Breaking new ground with population analytics
While individual healthcare providers may be making great strides in deploying increasingly sophisticated patient record systems, far too many are still operating within comfortable organisational silos.
To integrate care and make value-based care a reality, every local stakeholder must collaborate to intelligently share and use information, not only to improve direct care, but also bolster strategic decision-making for the benefit of entire population groups.
It is this central principle that governs The Healthy Wirral Programme (HWP), a collaboration involving every NHS provider on the Wirral Peninsula, working alongside social care, the region’s clinical commissioning group, and the local hospice movement.
The Wirral has long stood out as an international leader in the way its health and care system deploys informatics solutions and with HWP, its status as a pace setter in this field is set to consolidate yet further.
Wirral University Teaching Hospital (WUTH) NHS Foundation Trust’s Director of IT and Information Paul Charnley outlines the initiative’s key goals:
“We are looking to help reduce sickness and mortality from long-term conditions, improve the timeliness of care, and to support patients to self-manage [chronic conditions].”
The initiative, funded under NHS England’s new care models programme and the Global Digital Exemplar initiative, has three key planks underpinned by Cerner technology.
The first is the Health Information Exchange (HIE), a shared patient record capability which gives GPs, acute hospital staff and other care professionals instant access to the data stored on each other’s EPR systems on an individual patient basis.
No data is stored through the technology, which offers a real-time snapshot of a patient’s electronic notes.
Charnley describes HIE as the 'glue' connecting care records and allowing the region’s health and care system to work better together.
The second is the Wirral Care Record (WCR), which is powered by the global firm’s population health intelligence platform, HealtheIntent.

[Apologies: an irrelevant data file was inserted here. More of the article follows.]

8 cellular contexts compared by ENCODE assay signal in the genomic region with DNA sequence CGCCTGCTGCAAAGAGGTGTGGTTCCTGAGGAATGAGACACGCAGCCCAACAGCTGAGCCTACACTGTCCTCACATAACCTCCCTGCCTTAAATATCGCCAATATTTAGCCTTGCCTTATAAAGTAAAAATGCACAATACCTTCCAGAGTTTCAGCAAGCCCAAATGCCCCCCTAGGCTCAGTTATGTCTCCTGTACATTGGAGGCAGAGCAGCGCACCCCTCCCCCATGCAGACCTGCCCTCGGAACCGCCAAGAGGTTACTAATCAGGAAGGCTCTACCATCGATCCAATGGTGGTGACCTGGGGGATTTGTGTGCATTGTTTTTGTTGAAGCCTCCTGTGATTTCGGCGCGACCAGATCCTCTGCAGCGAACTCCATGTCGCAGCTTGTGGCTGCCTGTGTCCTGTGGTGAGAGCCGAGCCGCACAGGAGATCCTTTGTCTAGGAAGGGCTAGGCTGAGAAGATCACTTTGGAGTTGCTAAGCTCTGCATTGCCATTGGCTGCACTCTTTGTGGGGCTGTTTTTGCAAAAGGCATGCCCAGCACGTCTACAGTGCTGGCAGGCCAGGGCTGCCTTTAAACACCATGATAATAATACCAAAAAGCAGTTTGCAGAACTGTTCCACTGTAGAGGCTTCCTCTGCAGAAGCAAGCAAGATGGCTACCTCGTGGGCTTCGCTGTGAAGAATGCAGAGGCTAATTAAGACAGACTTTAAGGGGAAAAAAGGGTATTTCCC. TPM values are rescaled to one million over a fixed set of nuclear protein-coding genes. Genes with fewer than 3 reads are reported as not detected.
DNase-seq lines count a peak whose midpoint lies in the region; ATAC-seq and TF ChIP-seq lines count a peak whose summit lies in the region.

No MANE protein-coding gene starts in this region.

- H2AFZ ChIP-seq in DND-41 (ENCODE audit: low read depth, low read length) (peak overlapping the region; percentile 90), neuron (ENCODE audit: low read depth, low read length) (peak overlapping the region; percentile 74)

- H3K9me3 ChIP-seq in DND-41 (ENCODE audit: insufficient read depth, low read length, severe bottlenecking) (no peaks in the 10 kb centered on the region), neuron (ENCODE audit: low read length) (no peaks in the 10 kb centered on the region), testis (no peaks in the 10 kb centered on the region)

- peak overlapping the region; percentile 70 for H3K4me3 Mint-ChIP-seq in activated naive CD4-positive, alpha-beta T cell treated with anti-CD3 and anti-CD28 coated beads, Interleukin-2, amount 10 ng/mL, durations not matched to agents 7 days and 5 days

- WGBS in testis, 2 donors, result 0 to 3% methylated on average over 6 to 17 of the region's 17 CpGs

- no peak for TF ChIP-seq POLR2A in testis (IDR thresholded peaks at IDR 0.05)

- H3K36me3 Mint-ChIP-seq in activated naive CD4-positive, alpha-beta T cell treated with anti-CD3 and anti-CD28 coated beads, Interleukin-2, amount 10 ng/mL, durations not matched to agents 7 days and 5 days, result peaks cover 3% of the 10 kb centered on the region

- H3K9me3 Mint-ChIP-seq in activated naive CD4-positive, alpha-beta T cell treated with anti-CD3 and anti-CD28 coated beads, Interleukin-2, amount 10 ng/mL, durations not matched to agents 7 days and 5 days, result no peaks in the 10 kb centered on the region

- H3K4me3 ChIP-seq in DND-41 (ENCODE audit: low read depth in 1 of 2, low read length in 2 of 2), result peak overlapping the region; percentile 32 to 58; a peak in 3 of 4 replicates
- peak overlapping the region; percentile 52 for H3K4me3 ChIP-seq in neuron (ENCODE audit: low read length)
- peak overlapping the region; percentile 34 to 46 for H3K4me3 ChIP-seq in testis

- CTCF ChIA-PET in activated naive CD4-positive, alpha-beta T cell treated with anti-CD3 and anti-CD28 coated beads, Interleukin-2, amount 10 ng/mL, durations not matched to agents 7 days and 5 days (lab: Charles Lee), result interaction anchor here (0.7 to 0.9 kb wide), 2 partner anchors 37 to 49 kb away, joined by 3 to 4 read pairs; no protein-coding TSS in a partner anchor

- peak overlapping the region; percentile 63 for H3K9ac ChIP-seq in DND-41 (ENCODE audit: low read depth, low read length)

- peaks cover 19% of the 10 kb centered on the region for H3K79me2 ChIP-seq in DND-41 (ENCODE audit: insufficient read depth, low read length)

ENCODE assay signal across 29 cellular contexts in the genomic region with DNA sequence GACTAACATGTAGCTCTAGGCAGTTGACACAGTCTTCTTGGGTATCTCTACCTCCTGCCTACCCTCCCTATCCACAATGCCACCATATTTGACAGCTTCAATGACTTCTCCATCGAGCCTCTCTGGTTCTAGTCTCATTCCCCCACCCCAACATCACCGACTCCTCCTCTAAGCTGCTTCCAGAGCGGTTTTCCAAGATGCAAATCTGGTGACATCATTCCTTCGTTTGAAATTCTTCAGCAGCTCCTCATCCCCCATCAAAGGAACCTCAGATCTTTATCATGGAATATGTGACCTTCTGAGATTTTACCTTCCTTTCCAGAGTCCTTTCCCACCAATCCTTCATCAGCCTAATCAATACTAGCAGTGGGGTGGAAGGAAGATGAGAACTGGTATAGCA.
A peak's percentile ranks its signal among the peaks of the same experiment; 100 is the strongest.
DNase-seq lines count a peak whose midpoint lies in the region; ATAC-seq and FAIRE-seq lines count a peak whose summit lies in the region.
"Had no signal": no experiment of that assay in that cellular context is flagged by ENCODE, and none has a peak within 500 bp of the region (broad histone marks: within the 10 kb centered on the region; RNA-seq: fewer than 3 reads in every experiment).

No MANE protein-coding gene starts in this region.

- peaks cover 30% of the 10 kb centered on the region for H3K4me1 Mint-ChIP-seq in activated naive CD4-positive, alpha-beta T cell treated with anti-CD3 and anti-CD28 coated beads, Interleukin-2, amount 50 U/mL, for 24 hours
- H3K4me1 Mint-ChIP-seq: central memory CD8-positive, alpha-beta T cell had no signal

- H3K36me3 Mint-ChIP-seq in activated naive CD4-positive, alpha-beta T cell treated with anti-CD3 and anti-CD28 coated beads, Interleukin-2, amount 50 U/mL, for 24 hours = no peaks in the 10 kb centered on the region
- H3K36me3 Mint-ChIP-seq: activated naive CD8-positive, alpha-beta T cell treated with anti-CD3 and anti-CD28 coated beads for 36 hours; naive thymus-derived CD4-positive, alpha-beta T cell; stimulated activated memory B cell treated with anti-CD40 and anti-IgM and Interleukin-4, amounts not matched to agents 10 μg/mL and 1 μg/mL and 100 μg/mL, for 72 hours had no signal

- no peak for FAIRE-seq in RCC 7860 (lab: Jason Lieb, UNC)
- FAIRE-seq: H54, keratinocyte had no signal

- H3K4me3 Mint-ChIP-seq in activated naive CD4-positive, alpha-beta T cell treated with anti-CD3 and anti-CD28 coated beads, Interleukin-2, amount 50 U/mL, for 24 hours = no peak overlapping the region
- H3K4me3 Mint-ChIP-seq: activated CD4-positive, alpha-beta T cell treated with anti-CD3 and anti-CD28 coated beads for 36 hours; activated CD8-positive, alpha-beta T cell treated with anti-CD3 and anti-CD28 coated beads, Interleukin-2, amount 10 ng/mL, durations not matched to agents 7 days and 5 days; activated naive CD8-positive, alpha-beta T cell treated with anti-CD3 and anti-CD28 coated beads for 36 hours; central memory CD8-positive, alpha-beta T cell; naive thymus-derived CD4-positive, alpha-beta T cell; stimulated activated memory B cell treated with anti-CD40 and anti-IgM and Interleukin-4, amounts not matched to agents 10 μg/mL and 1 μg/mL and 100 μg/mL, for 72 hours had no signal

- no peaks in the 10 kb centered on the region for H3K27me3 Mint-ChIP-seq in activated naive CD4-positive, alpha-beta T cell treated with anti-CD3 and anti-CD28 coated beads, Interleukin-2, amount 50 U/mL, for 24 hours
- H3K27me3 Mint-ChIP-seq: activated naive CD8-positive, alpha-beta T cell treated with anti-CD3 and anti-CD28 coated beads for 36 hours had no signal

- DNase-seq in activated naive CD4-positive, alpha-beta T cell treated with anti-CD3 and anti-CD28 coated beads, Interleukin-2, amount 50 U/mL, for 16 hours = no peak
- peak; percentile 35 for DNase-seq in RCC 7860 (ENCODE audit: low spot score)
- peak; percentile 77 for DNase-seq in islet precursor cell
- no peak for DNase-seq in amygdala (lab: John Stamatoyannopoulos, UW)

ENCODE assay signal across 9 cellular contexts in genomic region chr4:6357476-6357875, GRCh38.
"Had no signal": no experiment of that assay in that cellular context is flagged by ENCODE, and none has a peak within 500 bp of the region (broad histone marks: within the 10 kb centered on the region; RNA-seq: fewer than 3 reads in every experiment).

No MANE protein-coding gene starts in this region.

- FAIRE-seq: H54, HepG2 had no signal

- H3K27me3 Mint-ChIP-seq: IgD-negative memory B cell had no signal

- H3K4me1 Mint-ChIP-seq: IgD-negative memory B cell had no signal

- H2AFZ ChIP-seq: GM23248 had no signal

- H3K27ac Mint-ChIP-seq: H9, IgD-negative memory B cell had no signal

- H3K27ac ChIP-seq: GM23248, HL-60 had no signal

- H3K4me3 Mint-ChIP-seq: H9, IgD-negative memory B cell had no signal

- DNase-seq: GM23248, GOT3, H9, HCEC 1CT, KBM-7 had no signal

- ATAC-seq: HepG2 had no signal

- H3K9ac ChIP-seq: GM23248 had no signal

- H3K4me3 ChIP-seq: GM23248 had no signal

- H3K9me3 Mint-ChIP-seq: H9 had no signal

At the time of its deployment, this was the first use of HealtheIntent of its kind outside the United States.
The WCR represents the partnership’s truly ground-breaking work: a single longitudinal record covering the region’s approximately 330,000 citizens.
As the HWP rolls out, the data held by local mental health, community health, social care, and specialist care providers will also be fully absorbed into this intelligence platform.
The third strand of the work is based around the use of condition-focused registries, which use the analytics available from the WCR and its associated user traffic.
It is this third strand that is set to bring the most strategic benefit to health provision regionally.
If this model is successfully adopted in other areas, it could even offer a national blueprint for whole population health management.
Charnley says: “The intention is to absorb more and more information that is useful both to the services and the individuals about their health and their care.”
Key to realising the power of patients’ data to improve health outcomes across the region are the wellness and condition registries, which map out certain measurements for individual conditions using data from patients across the locality.
There are currently five such registries (covering diabetes in both adults and children, asthma in both adults and children, and chronic obstructive pulmonary disease) accessible to the region’s 52 practices, as well as acute hospital teams.
A further eight registries are in development. These will encompass:
- Atrial fibrillation
- Heart failure
- Wellness (in both adults and children)
- Mental health